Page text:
Most kids learn most sounds just by listening to you say them. We are our children's BEST teachers. Sometimes, for many reasons, children need an extra bit of help to hear and practice certain sounds. There are lots of things that YOU can do in your everyday play and routines to help your little one to hear a sound they find tricky.
YOU NEED TO SOUND ODD
Emphasis and repetition is key here. If I said to you "I like food" it wouldn't grab your attention, but if I said "I like ffffffffffood, fffood is yum, would you like some fffood?" you'd look at me strangely and think I was having a stroke. It's that kind of emphasis that draws our kids' attention and helps them to hear different sounds. So if you're working on a sound - make yourself sound odd.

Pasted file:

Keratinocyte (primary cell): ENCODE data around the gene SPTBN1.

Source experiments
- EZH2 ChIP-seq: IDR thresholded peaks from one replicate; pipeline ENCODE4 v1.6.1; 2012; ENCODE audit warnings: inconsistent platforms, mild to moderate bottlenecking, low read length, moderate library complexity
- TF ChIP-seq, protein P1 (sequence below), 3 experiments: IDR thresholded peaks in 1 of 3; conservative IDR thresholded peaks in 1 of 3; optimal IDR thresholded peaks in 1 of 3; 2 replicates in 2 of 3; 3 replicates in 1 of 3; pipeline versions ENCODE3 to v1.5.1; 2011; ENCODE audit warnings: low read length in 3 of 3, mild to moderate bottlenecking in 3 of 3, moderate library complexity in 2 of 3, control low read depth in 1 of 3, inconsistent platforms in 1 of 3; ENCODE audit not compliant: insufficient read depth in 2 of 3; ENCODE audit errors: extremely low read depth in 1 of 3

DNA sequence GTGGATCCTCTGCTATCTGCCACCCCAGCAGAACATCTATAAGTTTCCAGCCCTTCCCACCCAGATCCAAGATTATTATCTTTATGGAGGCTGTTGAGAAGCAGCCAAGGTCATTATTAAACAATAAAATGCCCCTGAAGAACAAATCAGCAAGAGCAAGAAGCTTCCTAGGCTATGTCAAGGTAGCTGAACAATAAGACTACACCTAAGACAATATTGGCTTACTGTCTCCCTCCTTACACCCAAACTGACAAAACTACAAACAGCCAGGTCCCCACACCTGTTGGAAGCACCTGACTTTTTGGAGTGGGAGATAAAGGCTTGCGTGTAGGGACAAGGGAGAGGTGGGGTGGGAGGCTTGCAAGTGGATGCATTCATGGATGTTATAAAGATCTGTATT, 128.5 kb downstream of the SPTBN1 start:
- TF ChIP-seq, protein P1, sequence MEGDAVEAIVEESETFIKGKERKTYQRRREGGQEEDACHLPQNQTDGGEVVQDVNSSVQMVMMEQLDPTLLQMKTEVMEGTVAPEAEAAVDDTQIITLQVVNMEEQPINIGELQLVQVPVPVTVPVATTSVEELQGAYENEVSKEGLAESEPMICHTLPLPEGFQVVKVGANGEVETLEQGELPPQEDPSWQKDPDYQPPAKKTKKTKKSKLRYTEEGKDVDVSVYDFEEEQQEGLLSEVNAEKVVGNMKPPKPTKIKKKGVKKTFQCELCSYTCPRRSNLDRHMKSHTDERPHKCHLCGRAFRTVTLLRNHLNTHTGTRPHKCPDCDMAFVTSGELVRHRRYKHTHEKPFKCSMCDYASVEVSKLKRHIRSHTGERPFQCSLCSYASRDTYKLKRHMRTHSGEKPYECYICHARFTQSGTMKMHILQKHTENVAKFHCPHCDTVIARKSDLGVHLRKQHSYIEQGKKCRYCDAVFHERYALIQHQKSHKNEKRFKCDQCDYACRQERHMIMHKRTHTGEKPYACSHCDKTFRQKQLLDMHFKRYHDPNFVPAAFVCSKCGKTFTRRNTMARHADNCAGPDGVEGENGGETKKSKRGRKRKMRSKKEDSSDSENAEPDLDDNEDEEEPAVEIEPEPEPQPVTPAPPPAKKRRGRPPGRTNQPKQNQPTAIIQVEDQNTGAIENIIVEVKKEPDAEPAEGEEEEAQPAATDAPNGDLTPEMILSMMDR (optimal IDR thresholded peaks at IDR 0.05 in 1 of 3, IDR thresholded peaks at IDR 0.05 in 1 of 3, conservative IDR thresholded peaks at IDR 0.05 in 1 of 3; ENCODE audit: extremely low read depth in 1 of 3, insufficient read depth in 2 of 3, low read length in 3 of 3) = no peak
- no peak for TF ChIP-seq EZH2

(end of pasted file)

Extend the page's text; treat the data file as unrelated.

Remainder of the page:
DON'T EXPECT THEM TO COPY YOU
In days of old, speech therapy was all about sitting down to do activities and making kids repeat things over and over. We now know that practising words in everyday play and conversation makes a difference quicker, and it's not necessary for you to push your child to copy you. Simply do lots of modelling and praise them if you hear them trying to do the same.
DON'T POINT OUT THEIR ERRORS, JUST SAY IT BACK CORRECTLY 3 TIMES.
Child: "bire engine"
Adult: "yes a ffffire engine. A red ffffire engine. I wonder where the ffffire is".
Learning a new sound takes a long time. If I told you tomorrow that you had to say all your /f/ sounds as /b/ instead could you remember to do it all day? "One two three bore bive?" No. Because it'd be a huge habit to change and you'd forget. And you're an adult. So don't expect your little one to change their speaking habits overnight. Just keep modelling!
Check out my 'milestones' highlight to learn about when we expect each sound to develop :)